ANNALS OF IOWA
BOONESBORO LOST A RAILROAD STATION
Transcribed by Debbie Clough Gerischer
In May, 1856, congress
passed "The Iowa Land Bill," granting lands to the state of
Iowa, to aid in the construction of four lines of railroad
across the state. One of these lines war to run northwesterly
from Lyons, Iowa, to a point of intersection with the Iowa
Central Railway, near Maquoketa, thence running as near as
practicable on the forty-second parallel to the Missouri
The Iowa legislature, by an
act approved July 14, 1856, granted the land insuring to the
state for the construction of said line of railroad to the
Iowa Central Air Line Railroad Company, upon certain
conditions named in the act. The great panic of 1857 put this
company entirely out of business. In March, 1860, the state
resumed the grant and made it over to the Cedar Rapids and
Missouri River Railroad Company, a company organized June 14,
1859, and composed largely of stockholders in the Chicago,
Iowa and Nebraska Railroad Company, already in operation from
Clinton to Cedar Rapids, Iowa. The Cedar River was bridged at
Cedar Rapids and the railroad built west to Otter Creek in
1860 and 1861, to Marshalltown in 1862, to State Center in
1863, to Nevada by July 4, 1864, and the track laid to Boone
in December, 1864, but the road was not surfaced up and
completed from Nevada to Boone until 1865.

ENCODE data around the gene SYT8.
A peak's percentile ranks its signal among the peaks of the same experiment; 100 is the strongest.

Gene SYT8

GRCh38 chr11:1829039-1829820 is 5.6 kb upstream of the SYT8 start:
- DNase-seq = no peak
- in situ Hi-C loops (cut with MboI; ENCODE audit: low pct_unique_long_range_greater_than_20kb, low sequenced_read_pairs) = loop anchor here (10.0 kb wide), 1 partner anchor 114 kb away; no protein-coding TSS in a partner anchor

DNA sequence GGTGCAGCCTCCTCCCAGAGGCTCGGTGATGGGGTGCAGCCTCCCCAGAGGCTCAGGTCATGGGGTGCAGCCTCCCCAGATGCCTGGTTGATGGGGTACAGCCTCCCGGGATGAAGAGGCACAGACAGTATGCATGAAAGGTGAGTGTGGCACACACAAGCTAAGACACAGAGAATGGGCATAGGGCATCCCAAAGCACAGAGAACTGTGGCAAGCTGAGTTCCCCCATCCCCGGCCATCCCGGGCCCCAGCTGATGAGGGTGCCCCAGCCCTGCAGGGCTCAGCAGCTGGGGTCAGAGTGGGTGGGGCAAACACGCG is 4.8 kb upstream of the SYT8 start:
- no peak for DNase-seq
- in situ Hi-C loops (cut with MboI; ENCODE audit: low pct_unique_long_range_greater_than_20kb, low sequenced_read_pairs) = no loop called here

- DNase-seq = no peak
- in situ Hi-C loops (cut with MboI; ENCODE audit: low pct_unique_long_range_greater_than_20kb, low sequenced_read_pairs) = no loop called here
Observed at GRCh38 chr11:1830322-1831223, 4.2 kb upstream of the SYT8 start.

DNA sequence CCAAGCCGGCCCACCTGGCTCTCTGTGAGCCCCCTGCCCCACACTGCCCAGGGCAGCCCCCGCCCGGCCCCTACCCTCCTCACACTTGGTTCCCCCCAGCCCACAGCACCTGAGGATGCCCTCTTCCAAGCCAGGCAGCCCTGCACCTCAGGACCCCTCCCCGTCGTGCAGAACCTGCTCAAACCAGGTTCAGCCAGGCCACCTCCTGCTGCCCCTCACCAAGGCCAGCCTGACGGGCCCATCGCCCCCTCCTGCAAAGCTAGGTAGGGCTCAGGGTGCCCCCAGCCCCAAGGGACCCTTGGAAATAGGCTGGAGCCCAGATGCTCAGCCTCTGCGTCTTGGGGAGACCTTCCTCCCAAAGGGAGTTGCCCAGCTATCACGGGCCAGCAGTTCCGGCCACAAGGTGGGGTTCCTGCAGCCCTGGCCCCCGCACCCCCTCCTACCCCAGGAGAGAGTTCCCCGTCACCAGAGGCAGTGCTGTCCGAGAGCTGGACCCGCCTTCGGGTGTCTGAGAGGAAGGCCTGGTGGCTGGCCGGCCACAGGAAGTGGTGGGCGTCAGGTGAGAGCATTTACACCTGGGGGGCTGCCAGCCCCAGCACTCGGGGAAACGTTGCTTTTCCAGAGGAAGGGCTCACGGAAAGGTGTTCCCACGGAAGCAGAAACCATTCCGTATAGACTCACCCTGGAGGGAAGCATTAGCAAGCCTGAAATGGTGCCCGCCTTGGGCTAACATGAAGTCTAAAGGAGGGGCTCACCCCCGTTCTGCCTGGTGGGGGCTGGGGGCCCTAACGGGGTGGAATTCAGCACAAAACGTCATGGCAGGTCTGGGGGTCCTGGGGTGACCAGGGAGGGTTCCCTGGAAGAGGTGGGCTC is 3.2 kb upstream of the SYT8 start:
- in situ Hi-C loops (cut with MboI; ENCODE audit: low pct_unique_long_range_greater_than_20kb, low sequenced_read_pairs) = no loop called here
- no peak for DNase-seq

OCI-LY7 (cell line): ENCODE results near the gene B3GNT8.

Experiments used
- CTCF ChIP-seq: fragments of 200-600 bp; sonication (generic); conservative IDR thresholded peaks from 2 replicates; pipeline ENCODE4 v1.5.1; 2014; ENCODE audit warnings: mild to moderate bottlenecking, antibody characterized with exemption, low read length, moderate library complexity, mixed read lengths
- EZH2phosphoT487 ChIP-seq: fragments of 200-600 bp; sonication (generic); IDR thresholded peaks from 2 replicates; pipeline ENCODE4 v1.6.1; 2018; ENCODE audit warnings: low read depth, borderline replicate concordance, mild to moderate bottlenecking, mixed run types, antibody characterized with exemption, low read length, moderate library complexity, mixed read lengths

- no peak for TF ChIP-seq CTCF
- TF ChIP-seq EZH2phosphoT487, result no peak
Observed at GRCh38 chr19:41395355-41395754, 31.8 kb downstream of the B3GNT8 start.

On March 28, 1865, the town
plat of the town of Boone was filed for record by John I.
Blair, who had previously purchased a large portion of the
land where the city of Boone is now located.
The railroad was built from
Marshalltown to the Missouri River, under the management of
John I. Blair, and W. W. Walker* was his chief engineer.
Walker's widow resides in Cedar Rapids with her daughter, Mrs.
A. W. Lee. Her younger daughter, Mrs. Johnson Brigham,
resides in Des Moines.
In July, 1862, the Cedar
Rapids and Missouri River Railroad was leased in perpetuity to
the Galena and Chicago Union Railroad Company, which company
then owned the line from Chicago west to the Mississippi
River, opposite Clinton, Iowa, and operated the Chicago, Iowa
and Nebraska Railroad under lease. The lease covered not only
the portion of the Cedar Rapids and Missouri River Railroad
then built, by the entire line to the Missouri River, when the
same should be completed to some point on said river.
On June 2, 1864, the Galena
and Chicago Union Railroad was consolidated with the Chicago
and North Western Railway and from that time the operation of
the Cedar Rapids and Missouri River Railroad, under the lease,
was by the Chicago and North Western Railway Company.
During the time the
railroad was being built westward from Cedar Rapids across the
state, it was uncertain in the minds of our people in Boone
County just when and where the railroad would be built across